Co-Owners, Angela Curtis and Birgit Campana, have each lived and worked in PWC for over 20 years. “We are bringing fun to Prince William County. PWC is our home and a place we want to help continue to grow. It’s a great place to live and play.” says co-owner, Campana. “Excitement and adventure are right here in our neighborhood. Stay home and play in PWC.” Escape rooms started gaining attention in the U.S. about two years ago as locations first appeared in large cities and quickly became wildly popular. Before that, they were all the rage overseas, and it doesn’t appear their popularity will fade anytime soon.

    Each room at Escape Room Woodbridge is themed differently, such as “Adventures in Wonderland”, “Lights, Camera, Murder” and “Dr. Jones’s Apprentice.” Co-owner Curtis says they are ready to help coordinate corporate events and personal celebrations, as well as individual players. “We would love to help you plan your team building event or party.”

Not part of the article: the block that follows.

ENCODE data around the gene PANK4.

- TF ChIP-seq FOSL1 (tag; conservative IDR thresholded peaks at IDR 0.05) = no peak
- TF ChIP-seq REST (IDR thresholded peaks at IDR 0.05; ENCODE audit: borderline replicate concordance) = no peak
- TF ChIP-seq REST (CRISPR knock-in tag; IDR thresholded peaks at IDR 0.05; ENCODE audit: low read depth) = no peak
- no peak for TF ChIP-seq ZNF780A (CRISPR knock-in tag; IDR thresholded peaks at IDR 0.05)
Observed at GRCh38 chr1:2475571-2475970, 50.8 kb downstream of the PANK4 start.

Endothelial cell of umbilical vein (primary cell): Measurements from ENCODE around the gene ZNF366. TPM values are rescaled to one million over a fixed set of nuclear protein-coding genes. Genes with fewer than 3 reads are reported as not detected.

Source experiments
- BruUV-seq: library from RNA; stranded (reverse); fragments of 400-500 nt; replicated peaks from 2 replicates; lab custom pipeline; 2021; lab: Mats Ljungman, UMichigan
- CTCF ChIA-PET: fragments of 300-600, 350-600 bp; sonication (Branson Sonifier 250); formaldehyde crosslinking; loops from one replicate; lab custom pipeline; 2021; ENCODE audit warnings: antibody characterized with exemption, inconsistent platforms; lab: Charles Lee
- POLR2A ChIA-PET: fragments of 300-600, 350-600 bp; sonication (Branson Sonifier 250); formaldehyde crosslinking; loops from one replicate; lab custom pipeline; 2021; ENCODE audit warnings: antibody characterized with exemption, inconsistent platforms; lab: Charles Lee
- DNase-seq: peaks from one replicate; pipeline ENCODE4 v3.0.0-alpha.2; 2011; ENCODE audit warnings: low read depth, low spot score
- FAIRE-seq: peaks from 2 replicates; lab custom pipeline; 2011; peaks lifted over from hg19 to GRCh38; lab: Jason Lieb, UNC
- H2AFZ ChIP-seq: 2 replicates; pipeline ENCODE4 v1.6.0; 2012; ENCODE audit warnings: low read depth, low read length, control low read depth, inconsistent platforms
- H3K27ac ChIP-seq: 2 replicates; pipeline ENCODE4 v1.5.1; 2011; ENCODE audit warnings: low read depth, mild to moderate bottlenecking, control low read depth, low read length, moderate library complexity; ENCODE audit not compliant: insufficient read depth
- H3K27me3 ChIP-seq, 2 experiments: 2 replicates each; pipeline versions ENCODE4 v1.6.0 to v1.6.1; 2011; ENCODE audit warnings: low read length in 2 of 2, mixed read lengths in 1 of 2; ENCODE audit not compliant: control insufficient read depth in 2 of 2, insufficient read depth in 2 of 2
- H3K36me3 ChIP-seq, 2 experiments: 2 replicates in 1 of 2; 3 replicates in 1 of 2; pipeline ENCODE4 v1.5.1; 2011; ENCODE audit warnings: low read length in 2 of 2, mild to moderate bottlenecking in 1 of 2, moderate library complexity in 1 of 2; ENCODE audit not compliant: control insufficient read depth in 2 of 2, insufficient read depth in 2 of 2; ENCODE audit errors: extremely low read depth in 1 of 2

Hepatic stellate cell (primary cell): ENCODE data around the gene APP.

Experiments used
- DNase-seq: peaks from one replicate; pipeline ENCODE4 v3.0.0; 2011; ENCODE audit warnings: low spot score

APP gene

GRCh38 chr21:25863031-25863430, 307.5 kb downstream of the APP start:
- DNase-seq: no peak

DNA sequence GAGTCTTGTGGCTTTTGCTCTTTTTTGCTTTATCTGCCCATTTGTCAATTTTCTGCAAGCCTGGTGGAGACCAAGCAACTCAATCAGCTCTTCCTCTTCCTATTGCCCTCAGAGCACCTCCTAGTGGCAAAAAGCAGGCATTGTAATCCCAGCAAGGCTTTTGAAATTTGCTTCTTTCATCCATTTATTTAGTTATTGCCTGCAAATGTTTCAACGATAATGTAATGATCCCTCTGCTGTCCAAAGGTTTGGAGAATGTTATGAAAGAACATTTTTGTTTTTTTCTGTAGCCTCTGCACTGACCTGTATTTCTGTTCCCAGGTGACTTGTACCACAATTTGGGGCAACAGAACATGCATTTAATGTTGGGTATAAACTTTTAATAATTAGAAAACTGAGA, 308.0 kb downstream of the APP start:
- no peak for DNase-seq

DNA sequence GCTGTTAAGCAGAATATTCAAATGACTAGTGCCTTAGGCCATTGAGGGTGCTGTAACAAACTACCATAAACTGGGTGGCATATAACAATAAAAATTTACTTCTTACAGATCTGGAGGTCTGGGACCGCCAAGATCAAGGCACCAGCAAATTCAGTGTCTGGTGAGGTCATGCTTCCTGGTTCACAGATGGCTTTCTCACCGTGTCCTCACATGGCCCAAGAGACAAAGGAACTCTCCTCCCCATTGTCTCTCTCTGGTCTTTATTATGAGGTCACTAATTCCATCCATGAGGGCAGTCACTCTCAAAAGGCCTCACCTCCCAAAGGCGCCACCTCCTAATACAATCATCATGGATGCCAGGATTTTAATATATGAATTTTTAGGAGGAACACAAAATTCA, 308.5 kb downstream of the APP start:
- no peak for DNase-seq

The price for the Escape Room Woodbridge adventure is $28 per person for 60 minutes of puzzle and clue solving, and takes place Wednesdays – Sundays. Their motto is find the clue, solve the puzzle, play the game. For more information and convenient online scheduling visit them at http://www.escaperoomwoodbridgeva.com/.

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    Man shot, killed on Wyndale Court in Woodbridge

    Updated 

    Murder Investigation *SUSPECT IDENTIFIED and VICTIM NAME CORRECTION– Detectives from the Homicide Unit have identified the suspect as Juan Manuel POLANCO. The initial investigation revealed that the victim and the suspect were known to one another and were involved in a verbal altercation which escalated. During the encounter, the accused brandished a handgun and shot the victim in the upper body. Following the investigation, the accused was arrested. Please note the correction to the last name of the victim which was originally released. The victim’s correct last name is noted in italics.